IAST:Kiṣkindhā, Devanagari: किष्किन्धा) (also known as Kishkindhya), was the kingdom of the VanaraKing Sugriva, the younger brother of Vali, in the Ramayana. This was the kingdom where he ruled with the assistance of his minister, Hanuman. This kingdom is identified to be the regions around the Tungabhadrariver (then known as Pampa Saras) near Hampiin Karnataka. The mountain near to the river with the name Risyamuka where Sugriva lived with Hanuman, during the period of his exile also is found with the same name.
During the time of Ramayana ie,
Treta Yuga, the whole region was within the dense forest called Dandaka Forestextending from Vindhyarange to the South Indian peninsula. Hence this kingdom was considered to be the kingdom of "Vanaras" which in Sanskritmeans "Forest Dwellers". During Dwapara Yuga, the Pandava Sahadevawas said to visit this kingdom, as per the epic Mahabharata, during his southern military campaign to collect tribute for Yudhisthira's Rajasuyasacrifice.
References of Kishkindha in Mahabharata
Though Kishkindha was mentioned in the epic
Ramayana, with great detail, a few mentions of this kingdom is found in the epic Mahabharata.
Sahadeva, the Pandavageneral, and younger brother of Pandavaking Yudhisthira, came to southern regions to collect tribute for the Rajasuyasacrifice of the king." Sahadevareduced to subjection king Vatadhipa. He then defeated the Pulindas (Pulindas in the south, see also the northern Pulindas) , the hero then marched southward. He then fought for one whole day with the king of Pandrya (Pandya?). The long-armed hero having vanquished that monarch marched further to the south. And then he beheld the celebrated caves of Kishkindhya and in that region fought for seven days with the Vanara-kings Mainda and Dwivida. Those illustrious kings however, without being tired in the encounter, were gratified with Sahadeva. And joyfully addressing the Kuruprince, they said,--"O tiger among the sons of Pandu, go hence, taking with the tribute from us all. Let the mission of the king Yudhishthirathe just possessed of great intelligence, be accomplished without hindrance." Taking jewels and gems from them all, the hero marched towards the city of Mahishmati, and there he battled with king Nila.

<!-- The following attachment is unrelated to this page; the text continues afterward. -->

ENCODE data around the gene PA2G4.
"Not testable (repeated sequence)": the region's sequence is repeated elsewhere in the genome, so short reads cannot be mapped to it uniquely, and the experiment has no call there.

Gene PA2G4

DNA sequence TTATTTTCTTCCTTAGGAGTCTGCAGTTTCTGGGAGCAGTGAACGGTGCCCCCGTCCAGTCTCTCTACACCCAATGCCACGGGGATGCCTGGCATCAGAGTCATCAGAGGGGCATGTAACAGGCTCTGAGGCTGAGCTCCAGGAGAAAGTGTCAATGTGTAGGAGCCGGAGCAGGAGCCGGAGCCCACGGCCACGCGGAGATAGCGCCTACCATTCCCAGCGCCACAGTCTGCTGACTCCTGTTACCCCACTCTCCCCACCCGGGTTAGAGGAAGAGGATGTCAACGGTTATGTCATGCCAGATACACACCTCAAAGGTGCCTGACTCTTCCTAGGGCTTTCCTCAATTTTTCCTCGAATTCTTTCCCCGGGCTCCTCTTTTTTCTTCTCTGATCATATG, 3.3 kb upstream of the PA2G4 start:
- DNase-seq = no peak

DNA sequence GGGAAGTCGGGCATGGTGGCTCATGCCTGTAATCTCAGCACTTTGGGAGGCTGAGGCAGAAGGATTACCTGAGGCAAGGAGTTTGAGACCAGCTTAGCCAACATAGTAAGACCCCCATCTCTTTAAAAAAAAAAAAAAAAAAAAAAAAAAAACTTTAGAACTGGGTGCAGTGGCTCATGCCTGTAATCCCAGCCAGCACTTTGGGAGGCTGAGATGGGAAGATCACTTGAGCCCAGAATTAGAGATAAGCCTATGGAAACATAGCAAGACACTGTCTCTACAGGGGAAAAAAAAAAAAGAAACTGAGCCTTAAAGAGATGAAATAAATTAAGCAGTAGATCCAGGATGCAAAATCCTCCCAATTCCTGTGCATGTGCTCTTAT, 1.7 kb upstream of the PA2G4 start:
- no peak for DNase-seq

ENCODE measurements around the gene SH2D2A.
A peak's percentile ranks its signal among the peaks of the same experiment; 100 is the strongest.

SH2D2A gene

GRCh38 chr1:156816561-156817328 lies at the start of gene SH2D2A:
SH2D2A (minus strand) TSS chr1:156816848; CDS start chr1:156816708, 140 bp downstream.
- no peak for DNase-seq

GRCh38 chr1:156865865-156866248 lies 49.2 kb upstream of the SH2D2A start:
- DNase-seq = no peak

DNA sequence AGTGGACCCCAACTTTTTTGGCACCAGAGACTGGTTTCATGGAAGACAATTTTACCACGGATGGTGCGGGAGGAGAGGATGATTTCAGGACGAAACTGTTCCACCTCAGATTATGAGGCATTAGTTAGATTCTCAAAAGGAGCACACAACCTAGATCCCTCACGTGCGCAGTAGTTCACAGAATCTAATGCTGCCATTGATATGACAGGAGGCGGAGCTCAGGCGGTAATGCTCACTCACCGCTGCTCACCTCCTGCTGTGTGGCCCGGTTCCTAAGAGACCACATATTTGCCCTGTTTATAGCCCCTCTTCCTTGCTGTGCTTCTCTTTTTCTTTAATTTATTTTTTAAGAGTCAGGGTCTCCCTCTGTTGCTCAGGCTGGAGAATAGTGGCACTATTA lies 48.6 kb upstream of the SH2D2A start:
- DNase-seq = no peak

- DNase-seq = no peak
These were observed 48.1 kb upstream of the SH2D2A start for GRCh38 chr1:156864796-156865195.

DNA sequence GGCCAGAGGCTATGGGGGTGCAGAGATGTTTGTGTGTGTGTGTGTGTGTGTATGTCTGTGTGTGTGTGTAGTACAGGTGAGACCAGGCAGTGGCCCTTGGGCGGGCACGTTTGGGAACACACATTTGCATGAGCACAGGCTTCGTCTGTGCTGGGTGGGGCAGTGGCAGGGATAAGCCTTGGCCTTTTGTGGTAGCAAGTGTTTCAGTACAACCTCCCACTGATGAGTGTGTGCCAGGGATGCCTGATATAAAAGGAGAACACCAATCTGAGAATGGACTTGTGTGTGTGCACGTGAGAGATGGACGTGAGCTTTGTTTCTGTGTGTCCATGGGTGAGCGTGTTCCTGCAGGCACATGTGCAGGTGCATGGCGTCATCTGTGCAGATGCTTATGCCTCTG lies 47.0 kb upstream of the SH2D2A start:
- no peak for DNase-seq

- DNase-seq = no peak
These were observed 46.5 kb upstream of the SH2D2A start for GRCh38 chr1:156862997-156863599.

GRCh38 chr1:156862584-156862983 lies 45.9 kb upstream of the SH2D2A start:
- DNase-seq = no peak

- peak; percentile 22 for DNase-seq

Rama's history within Mahabharata
"A few chapters of
Mahabharata, contains within it, the epic Ramayanain brief."
After Vanara king
Valihad been slain by Raghava Rama, Sugriva, the younger brother of the king, regained possession of Kishkindhya, and along with it, the lordship of the widowed queen, Tara. Rama, meanwhile dwelt on the beautiful breast of the Malyavat Mountains(a mountain range, in Andhra Pradeshand Tamilnadu) for four months, duly worshipped by Sugriva all the while. (3,278)
Sugriva is mentioned as the ruler of the forest-kingdom Kishkindhya and the king of the Vanaras (forest-dwellers), installed on throne by
Raghava Ramaand to whom all foresters and apes, monkeys and bears owe allegiance. (3,280) Raghava Ramaslew the Rakshasa king Ravanain battle and installed Vibhishana, Ravana's younger brother, on the throne of Lanka. Thus he regained his wife Sitafrom the clutches of Ravana. He then left Lanka and re-entered Kishkindhya with king Sugriva. Having arrived at Kishkindhya, he installed the old king Vali's son Angada as prince-regent of that kingdom. After that he left to his own capital-city Ayodhyaof Kosala Kingdom(3,289).
At (3,146) the mountain named Hrishyamukha (Risyamuka) where
Sugrivaand Hanumanspent their exile, due to fear of king Valiis mentioned.
References of Vanaras in Mahabharata
Vanaras were described as one of the
Exotic Tribes of Ancient Indiaalong with many others, in the epic Mahabharata.
Their kinship with other such tribes are hinted at (1,66). The Rakshasas, Yakshas, Vanaras and Kinnaras (these four were linked to the sage
Pulastya) and with Kimpurushas (half-men, half-lion), Salabhas (butterfly-like beings -- the angels or fairies in western mythologies ?) and Valikhilyas (the followers of the movements of the sun) (the last three were linked to the sage Pulaha) were mentioned to have kinship (1.66).
They were mentioned along with one of these or some of these tribes at many locations in the epic. (1-70,144,and many other references)
Territories of Vanaras
Kishkindhya and the southern India were the most populous territoires of Vanaras. However they were also found in the forests of
Himalayas (3-144,157). Bhimain his wanderings have seen the abode of the Vanara chief Hanumanin the plantain wood, on an elevated rocky base in the mountains of Gandhamadana (in Himalayas) (3-145,146,147,148,149,150,151).
Vanara Kings and Chiefs
Hanumanwas the best-known figure among the Vanaras. He was the prime-minister of the Vanara king Sugrivawho was installed on the throne of Kishkindha by Raghava Rama. Hanumanwas the son of Vanara chief, Kesari (3,145). Sugriva's elder brother Valiwas the former king of the Vanaras. He was slain by Raghava Rama. The dispute between Vali and Sugriva is mentioned at (4,22), (7,176) After Sugriva, Vali's son Angada became the king of Kishindha (3,289). During the period of the Pandavas, Mainda and Dwivida were the two kings of Kishkindha. They have battled with the Pandava Sahadeva(2,32). Dwivida had also battled with Vasudeva Krishna (5,130).
Kingdoms of Ancient India
Sister Nivedita& Ananda K.Coomaraswamy: Myths and Legends of the Hindus and Bhuddhists, Kolkata, 2001 ISBN 81-7505-197-3
*Dowson's Classical Dictionary of
Mahabharataof Krishna Dwaipayana Vyasa, translated to English by Kisari Mohan Ganguli
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